You also may want to subscribe …

Are You Ready, Baby? March Madness = Workplace Madness

The NCAA men’s basketball tournament, a/k/a March Madness, kicks off Sunday, March 15 with Selection Sunday, then rolls on Tuesday, March 18 with a couple of play-in games and then on to the actual tournament, which begins Thursday, March 20. The brackets, the gambling, the office conference rooms dedicated to the games, the continual online streaming of games, the excitement…it’s all here! And with Warren Buffet recently announcing he will give $1 billion to anyone who can pick a perfect bracket, the stakes just got higher! While the Billion-Dollar Bracket may be new this year, March Madness, Super Bowl …

U.S. Supreme Court extends whistleblower protection to employees of a public company’s private contractors

Editor’s Note: This recent post from our sister blog – Federal Securities Law Blog – highlights one of the important employment law cases that the U.S. Supreme Court will address this year. As Kelly Johnson explains, the Court’s decision in Lawson v. FMR LLC extending whistleblower SOX whistleblower protection to employees of contractors and subcontractors of public companies greatly expands the scope of SOX’s reach. Indeed, the Court refused to limit its decision to private companies whose actions contributed to shareholder fraud because the requisite facts were not properly before it. As Justice Sotomoyer noted in her dissenting opinion, the

President Obama Signs Executive Order Requiring $10.10 Minimum Wage for Federal Contractors

As we reported was likely to occur, President Obama signed an Executive Order yesterday requiring federal contractors to pay their employees at least $10.10 per hour beginning January 1, 2015.  The minimum wage only applies to new federal contracts and contracts renewed by the federal government after January 1, 2015.  However, the Executive Order states that “for all new contracts . . . negotiated between the date of this order and the effective date[] . . . , agencies are strongly encouraged to take all steps that are reasonable and legally permissible to ensure that individuals working pursuant to …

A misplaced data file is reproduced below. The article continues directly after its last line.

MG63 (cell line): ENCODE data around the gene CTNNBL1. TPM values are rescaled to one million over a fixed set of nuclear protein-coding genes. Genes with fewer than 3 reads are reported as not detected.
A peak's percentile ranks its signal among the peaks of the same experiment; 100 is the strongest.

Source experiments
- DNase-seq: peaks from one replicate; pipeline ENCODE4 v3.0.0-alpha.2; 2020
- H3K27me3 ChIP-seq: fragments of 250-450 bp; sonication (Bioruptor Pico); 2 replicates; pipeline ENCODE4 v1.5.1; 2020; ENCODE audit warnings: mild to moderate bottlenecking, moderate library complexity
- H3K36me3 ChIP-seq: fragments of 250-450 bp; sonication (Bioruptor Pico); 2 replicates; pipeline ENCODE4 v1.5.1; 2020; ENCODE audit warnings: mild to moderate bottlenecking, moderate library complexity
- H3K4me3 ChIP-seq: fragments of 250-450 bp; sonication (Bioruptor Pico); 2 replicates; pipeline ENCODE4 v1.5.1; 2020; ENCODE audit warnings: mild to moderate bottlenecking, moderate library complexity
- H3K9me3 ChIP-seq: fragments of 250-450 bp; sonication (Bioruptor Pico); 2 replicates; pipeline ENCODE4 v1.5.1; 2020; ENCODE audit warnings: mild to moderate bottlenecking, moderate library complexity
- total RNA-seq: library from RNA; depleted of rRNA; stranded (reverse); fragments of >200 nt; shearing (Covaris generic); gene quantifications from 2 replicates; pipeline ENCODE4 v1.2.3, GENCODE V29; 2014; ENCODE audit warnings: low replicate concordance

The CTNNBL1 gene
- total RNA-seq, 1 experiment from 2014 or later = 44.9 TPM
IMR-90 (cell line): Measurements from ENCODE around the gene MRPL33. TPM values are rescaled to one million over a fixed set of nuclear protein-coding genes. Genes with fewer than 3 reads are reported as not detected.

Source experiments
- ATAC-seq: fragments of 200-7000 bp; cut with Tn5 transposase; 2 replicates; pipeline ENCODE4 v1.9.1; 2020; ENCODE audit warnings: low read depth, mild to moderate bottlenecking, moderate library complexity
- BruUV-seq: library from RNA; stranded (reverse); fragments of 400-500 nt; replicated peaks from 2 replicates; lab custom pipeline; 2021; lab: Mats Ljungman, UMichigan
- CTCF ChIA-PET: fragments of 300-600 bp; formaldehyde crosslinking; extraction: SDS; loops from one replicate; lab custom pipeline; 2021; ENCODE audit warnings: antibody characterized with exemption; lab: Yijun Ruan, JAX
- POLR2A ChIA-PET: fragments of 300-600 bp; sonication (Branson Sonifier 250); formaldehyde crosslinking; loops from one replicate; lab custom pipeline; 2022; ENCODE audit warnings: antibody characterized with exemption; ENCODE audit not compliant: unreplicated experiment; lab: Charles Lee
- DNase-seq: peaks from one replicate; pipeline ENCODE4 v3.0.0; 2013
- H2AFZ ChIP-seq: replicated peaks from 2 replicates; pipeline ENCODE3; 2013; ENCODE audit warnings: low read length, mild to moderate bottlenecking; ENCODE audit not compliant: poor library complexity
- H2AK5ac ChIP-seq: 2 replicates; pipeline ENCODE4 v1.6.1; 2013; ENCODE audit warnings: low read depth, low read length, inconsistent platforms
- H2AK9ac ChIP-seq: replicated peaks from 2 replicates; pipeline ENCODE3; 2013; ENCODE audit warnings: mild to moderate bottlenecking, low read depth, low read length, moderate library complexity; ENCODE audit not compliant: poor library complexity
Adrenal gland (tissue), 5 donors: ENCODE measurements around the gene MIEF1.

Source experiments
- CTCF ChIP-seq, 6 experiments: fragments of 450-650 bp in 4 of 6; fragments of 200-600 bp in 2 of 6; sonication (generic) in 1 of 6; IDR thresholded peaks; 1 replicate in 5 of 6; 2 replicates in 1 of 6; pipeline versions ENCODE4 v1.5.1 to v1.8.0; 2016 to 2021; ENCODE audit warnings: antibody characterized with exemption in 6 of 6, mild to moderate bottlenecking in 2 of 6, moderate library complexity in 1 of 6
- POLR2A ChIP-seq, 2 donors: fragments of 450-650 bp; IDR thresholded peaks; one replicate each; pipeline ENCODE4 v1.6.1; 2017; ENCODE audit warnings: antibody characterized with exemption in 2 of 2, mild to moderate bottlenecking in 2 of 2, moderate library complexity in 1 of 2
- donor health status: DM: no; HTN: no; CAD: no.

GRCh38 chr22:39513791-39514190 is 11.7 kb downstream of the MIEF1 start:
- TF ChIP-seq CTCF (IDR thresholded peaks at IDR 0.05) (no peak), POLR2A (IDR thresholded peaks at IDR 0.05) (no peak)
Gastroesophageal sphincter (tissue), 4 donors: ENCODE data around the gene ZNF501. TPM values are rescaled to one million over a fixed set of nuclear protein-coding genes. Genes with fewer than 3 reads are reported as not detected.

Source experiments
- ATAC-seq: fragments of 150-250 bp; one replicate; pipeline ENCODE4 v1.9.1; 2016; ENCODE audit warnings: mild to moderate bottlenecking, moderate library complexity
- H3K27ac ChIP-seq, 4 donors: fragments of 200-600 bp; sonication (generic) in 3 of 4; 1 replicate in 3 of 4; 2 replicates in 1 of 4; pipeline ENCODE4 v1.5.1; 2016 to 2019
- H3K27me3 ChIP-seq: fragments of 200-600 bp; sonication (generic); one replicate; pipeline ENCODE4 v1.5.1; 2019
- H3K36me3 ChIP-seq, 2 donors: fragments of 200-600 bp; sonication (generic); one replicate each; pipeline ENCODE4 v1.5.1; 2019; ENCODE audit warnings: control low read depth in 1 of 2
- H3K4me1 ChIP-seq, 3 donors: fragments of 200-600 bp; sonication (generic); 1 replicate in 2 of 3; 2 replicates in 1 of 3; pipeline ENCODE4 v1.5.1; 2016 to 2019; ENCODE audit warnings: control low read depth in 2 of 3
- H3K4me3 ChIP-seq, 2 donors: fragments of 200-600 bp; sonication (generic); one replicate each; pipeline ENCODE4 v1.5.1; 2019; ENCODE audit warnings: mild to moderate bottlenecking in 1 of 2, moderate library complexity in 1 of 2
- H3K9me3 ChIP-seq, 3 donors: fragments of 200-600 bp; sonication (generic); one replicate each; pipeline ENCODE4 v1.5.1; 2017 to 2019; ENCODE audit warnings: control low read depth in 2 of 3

Avoid Picking Up the Pieces of a Broken Heart with a Love Contract

Valentine’s Day is drawing near. You know, that magical time of the year when bad tasting, heart-shaped confections and red roses are everywhere you look, including the workplace. Of course, an employer’s non-fraternization policy will do little to stop two adults from taking their relationship to the next level. Though office relationships on occasion may lead to good  things for the employees involved like diamond ring purchases, white weddings, and gender-neutral nursery décor, more frequently they lead to problems for employers such as claims of favoritism, reduced productivity, ethical problems, and sexual harassment claims, just to name a few.